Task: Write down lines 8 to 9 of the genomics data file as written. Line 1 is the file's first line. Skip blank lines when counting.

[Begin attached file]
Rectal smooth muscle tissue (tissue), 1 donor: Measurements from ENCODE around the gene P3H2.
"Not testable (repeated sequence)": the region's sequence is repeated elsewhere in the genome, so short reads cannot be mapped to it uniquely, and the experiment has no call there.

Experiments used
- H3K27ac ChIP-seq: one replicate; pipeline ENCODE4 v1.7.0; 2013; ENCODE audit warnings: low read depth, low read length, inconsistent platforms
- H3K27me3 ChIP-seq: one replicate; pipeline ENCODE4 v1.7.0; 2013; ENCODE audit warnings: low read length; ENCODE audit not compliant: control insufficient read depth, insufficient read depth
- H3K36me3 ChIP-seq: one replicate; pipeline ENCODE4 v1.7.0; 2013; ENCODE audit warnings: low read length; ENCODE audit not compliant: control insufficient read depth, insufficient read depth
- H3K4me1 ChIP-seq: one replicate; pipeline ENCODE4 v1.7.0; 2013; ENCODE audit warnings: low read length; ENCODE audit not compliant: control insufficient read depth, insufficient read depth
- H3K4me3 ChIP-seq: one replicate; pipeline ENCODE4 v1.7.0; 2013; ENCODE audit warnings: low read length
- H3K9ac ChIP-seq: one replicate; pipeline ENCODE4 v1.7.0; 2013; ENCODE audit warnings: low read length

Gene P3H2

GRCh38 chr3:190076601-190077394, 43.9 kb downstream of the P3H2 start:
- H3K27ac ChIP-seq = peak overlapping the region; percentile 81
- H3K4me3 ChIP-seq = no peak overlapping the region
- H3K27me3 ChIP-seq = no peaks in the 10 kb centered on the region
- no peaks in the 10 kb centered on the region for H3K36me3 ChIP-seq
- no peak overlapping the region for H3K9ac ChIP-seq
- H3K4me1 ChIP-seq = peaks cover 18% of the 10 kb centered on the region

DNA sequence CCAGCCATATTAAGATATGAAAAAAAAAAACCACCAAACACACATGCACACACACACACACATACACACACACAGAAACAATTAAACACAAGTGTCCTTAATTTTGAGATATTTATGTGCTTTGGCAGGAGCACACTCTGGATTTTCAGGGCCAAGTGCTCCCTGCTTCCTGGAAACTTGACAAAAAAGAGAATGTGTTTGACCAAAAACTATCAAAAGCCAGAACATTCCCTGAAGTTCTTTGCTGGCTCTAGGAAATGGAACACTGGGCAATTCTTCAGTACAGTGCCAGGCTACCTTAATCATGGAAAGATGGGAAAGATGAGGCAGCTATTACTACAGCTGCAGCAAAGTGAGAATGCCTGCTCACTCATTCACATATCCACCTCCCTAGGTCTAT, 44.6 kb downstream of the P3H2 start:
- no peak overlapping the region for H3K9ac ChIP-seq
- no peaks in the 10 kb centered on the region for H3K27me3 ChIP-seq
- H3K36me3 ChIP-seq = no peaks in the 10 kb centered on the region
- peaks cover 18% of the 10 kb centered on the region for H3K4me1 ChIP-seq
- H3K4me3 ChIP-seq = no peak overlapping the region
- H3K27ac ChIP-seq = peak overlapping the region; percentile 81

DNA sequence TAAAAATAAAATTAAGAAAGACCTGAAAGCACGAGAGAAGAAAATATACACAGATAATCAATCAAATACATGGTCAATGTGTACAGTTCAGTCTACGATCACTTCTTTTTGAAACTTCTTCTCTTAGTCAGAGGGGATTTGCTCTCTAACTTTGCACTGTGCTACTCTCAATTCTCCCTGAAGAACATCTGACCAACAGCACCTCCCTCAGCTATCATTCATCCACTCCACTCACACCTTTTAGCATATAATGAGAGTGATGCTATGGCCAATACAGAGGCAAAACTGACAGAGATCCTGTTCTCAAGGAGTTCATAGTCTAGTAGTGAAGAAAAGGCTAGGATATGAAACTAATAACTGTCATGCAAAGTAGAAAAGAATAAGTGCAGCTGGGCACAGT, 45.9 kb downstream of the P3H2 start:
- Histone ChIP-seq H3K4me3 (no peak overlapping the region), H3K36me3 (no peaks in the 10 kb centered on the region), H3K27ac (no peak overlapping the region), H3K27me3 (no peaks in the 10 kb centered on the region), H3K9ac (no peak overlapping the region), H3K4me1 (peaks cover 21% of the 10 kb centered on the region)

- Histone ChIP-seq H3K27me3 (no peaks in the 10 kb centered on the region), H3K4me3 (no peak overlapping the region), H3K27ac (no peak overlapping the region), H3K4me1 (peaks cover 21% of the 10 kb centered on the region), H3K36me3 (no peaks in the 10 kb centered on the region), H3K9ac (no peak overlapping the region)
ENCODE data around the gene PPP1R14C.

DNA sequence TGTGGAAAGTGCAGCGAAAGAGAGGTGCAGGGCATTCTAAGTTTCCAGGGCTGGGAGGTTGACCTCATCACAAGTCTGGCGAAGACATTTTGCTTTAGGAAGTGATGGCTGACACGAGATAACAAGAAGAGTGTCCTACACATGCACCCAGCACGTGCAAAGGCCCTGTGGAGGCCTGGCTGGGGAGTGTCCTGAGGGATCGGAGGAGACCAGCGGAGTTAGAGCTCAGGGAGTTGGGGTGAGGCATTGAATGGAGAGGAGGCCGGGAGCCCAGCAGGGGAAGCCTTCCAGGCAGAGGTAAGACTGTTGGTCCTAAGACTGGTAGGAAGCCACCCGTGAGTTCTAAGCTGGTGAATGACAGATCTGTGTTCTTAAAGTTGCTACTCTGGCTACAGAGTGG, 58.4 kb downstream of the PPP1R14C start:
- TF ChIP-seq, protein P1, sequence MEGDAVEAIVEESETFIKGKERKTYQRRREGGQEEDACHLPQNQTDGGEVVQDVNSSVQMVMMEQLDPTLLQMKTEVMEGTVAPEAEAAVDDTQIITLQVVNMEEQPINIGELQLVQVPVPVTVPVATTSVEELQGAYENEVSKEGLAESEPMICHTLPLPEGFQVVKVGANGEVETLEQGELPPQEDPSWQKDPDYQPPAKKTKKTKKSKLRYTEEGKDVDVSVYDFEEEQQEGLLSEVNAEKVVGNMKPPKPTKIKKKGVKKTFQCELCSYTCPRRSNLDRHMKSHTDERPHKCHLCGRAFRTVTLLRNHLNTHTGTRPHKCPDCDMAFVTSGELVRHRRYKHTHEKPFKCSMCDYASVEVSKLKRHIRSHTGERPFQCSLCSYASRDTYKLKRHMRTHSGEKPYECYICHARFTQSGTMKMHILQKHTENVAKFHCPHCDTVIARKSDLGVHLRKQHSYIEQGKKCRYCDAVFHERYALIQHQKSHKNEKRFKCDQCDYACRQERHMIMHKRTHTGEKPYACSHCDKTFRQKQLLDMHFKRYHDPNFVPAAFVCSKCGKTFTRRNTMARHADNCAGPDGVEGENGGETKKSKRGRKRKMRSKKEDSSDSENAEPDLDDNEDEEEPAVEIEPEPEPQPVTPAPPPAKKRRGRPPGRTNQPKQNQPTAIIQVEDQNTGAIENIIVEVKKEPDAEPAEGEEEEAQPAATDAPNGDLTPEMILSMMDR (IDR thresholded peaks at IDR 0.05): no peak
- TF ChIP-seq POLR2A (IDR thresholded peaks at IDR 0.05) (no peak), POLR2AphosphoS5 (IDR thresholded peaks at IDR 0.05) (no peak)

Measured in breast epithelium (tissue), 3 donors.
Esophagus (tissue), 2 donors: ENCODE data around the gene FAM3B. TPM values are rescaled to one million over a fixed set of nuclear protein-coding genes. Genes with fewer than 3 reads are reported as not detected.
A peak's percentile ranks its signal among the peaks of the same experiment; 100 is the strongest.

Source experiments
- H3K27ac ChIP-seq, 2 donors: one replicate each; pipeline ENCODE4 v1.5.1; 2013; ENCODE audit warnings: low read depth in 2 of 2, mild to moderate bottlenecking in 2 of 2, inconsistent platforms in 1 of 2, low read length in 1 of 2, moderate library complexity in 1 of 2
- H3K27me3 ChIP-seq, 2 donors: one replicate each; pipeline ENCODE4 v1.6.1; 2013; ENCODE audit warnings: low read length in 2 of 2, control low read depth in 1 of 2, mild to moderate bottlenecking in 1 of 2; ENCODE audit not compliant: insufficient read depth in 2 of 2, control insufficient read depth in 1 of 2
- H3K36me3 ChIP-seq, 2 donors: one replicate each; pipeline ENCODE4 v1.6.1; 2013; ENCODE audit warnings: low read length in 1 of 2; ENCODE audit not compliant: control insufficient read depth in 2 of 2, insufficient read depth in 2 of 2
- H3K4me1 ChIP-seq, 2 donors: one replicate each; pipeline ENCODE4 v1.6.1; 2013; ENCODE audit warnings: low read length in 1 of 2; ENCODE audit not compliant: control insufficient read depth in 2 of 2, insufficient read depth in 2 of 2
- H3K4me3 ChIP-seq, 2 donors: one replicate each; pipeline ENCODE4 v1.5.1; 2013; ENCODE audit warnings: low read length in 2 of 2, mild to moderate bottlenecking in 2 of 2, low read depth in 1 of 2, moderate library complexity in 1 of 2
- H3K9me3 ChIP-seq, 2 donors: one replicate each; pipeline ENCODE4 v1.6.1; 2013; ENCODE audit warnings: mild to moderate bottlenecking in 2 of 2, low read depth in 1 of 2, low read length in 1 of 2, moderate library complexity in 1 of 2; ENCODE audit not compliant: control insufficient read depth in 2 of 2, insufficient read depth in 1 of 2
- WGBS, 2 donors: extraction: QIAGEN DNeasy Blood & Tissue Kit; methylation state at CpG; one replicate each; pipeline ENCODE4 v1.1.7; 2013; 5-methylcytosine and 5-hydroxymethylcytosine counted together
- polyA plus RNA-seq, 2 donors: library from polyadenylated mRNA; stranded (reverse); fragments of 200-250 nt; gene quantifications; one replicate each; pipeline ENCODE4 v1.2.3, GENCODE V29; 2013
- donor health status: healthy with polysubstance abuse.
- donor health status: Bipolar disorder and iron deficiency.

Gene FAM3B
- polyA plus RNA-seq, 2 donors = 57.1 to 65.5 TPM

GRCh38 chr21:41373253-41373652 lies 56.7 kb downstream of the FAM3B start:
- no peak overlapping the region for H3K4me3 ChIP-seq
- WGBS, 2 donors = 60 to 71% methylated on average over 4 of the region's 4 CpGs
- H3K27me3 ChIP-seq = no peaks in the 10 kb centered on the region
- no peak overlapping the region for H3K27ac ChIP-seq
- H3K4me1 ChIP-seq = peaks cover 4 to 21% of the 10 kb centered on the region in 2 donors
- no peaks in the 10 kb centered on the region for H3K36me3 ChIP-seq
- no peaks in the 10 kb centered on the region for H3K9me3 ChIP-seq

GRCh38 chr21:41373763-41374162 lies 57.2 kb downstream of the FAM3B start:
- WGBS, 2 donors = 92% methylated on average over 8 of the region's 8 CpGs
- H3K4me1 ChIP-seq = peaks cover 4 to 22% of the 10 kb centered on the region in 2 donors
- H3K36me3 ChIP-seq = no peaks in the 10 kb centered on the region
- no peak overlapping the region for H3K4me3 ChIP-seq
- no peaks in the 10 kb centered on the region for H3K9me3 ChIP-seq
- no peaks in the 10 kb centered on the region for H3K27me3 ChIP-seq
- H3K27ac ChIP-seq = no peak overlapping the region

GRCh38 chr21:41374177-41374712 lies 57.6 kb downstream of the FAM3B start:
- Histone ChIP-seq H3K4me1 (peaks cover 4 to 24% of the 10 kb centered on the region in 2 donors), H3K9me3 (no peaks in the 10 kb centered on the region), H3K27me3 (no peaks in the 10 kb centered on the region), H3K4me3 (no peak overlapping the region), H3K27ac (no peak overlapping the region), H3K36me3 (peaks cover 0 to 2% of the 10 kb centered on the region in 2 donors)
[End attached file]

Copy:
- H3K4me3 ChIP-seq: one replicate; pipeline ENCODE4 v1.7.0; 2013; ENCODE audit warnings: low read length
- H3K9ac ChIP-seq: one replicate; pipeline ENCODE4 v1.7.0; 2013; ENCODE audit warnings: low read length